New Cocktail Napkin Detects If There Are Drugs In Your Drink

“Everyone deserves to know what is in their drink.”

College student Danya Sherman is fighting against assault with her invention KnoNap, a cocktail napkin that can detect if a drink has been compromised with a date-rape drug, which often has no color, smell or taste. 

The napkin, which is under development, is easy, and most importantly, discreet to use. All the user has to do is apply a few drops of the drink onto the napkin; if the drink is drugged, a small and bold colored dot will appear on the napkin.

"I believe that complete social change requires inclusivity," Sherman told A Plus. "To this end, we created a product that can be used in any social setting and by anyone, regardless of gender or sexual orientation. Napkins are readily accessible in social settings, which promotes KnoNap's discretion."

Sherman's company has received immense support, including over $60,000 in grants and an honor at the Toyota Mother of Invention at a Women in the World salon in Washington, D.C. 

Statistics show out of the overall female population, women in college are most likely to be victims of sexual violence, so having inventions such as KnoNap available is especially important. Sherman, who is a junior at George Washington University, knows this all too well. In the summer of 2016, while studying abroad, Sherman was out with a friend who she later discovered spiked her drink. (About 80 to 90 percent of sexual assault on college campuses are perpetrated by a date or an acquaintance.) According to a study, about 1 in 13 college students report having been drugged, or suspect that they were drugged. In a pursuit of seeking closure, Sherman chose to create something that would empower others to be safer in social setting and make sure less people have to ever say #MeToo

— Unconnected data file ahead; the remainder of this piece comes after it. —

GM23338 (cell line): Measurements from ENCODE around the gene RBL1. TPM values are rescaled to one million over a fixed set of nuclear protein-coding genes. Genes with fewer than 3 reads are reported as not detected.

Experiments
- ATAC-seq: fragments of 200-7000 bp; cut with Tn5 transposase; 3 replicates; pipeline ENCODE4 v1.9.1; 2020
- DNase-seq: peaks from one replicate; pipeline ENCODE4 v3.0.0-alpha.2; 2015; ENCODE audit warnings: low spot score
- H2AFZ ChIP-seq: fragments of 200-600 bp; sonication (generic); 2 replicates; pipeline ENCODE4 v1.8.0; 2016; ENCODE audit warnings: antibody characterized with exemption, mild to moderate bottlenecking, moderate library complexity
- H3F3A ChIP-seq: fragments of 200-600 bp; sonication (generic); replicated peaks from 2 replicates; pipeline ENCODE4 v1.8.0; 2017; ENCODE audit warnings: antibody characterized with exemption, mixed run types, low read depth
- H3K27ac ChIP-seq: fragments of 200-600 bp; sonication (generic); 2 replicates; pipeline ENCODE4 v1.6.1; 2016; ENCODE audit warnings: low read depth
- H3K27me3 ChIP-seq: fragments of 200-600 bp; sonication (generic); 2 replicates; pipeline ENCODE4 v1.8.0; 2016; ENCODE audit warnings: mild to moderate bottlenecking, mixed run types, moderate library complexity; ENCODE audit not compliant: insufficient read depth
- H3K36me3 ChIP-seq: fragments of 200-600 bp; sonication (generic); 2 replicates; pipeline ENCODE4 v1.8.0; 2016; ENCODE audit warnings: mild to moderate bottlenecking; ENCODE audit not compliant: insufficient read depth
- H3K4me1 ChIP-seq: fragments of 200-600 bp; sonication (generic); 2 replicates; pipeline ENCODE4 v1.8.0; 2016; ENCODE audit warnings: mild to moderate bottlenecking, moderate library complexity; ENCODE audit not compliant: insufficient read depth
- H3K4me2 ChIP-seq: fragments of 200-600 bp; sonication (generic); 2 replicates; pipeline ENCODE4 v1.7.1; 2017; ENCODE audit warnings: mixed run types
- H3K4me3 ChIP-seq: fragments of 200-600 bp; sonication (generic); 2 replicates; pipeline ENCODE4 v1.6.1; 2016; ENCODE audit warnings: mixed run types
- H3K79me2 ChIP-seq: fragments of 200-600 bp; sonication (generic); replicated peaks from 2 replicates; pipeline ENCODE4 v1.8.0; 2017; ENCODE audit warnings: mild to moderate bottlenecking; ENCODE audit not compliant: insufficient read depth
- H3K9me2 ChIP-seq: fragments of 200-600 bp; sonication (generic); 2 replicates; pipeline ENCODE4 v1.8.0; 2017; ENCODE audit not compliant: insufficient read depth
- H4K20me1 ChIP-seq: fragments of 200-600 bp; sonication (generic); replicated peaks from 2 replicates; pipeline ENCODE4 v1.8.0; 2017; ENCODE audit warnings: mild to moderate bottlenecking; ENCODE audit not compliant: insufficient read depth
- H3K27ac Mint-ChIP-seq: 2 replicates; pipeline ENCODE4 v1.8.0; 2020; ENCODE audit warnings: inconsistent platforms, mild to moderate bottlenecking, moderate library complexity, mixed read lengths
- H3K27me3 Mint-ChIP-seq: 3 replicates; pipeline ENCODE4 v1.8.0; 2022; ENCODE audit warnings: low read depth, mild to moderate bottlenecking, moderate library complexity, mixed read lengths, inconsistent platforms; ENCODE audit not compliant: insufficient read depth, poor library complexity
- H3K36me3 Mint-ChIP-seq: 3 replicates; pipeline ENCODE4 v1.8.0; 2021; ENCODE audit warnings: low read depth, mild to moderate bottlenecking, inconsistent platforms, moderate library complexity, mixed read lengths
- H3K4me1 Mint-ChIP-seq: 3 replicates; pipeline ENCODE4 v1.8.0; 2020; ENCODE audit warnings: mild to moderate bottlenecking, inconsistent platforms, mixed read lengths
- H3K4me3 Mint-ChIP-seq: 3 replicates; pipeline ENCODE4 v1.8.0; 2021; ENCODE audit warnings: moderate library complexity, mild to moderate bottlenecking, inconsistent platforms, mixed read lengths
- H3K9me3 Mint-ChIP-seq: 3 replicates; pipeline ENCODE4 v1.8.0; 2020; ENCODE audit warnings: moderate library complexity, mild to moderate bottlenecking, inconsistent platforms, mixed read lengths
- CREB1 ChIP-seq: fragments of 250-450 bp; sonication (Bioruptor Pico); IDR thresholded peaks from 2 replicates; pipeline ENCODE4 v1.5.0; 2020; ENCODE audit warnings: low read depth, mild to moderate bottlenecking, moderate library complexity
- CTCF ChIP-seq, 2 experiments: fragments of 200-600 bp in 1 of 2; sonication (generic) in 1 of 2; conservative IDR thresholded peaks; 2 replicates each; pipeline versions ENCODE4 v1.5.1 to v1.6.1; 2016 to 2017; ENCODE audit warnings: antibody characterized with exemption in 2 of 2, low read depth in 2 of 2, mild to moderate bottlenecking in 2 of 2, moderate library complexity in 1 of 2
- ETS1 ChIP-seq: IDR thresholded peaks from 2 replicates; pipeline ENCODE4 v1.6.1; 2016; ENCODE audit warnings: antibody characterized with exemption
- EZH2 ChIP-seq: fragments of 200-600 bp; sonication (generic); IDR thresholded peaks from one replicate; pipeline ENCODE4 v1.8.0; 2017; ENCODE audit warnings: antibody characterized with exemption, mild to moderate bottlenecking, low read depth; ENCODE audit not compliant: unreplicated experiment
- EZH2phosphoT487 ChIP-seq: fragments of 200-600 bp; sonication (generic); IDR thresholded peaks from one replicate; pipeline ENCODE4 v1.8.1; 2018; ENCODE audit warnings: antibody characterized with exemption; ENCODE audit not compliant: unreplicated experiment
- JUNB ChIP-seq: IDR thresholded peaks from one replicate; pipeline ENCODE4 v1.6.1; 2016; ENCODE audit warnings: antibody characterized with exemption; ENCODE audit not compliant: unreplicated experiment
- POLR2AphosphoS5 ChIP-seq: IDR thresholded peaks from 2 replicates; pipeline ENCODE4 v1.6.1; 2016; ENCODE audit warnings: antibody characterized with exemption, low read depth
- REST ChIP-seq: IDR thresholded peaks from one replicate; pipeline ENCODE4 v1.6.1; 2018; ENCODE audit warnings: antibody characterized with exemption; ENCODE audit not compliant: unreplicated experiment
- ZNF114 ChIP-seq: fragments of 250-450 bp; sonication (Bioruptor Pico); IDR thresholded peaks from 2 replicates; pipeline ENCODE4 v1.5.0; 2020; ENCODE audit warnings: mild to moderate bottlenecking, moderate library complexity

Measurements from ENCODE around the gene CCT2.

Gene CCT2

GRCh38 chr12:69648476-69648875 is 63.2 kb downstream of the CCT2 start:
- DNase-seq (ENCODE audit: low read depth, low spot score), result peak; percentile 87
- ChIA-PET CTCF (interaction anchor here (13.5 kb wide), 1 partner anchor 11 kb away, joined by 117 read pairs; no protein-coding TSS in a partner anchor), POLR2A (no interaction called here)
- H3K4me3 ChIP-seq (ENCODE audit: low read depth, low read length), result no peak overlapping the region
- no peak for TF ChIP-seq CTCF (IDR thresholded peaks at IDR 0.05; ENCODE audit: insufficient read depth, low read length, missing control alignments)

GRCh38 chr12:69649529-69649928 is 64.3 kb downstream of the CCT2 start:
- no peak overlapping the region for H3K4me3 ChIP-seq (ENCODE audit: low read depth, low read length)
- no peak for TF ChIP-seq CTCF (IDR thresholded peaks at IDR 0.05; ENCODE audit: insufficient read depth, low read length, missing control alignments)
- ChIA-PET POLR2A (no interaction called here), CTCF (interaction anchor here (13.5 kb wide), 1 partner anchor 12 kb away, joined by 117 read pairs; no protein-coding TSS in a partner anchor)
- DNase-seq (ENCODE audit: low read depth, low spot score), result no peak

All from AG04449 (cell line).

"I like to stress that KnoNap is not a napkin company, but rather a safety company," Sherman told A Plus. "We acknowledge that awareness of the issue of drug facilitated assault is crucial in combatting it. To promote education and a greater public awareness for the issue, we are partnering with universities, Title IX offices, and police departments. "

KnoNap joins other tech companies creating ways to help people defend themselves against date-rape drugs. Last year, a group of teenage girls created straws that can detect one of the three most commonly used date-rape substances — Rohypnol, GHB, and Ketamine. There's also Undercover Colors, a nail polish that changes colors if it comes into contact with a drugged drink. 

UPDATE: This article has been updated to include comments from Danya Sherman.  

(H/T: Glamour)

Cover image via  Monkey Business Images / Shutterstock

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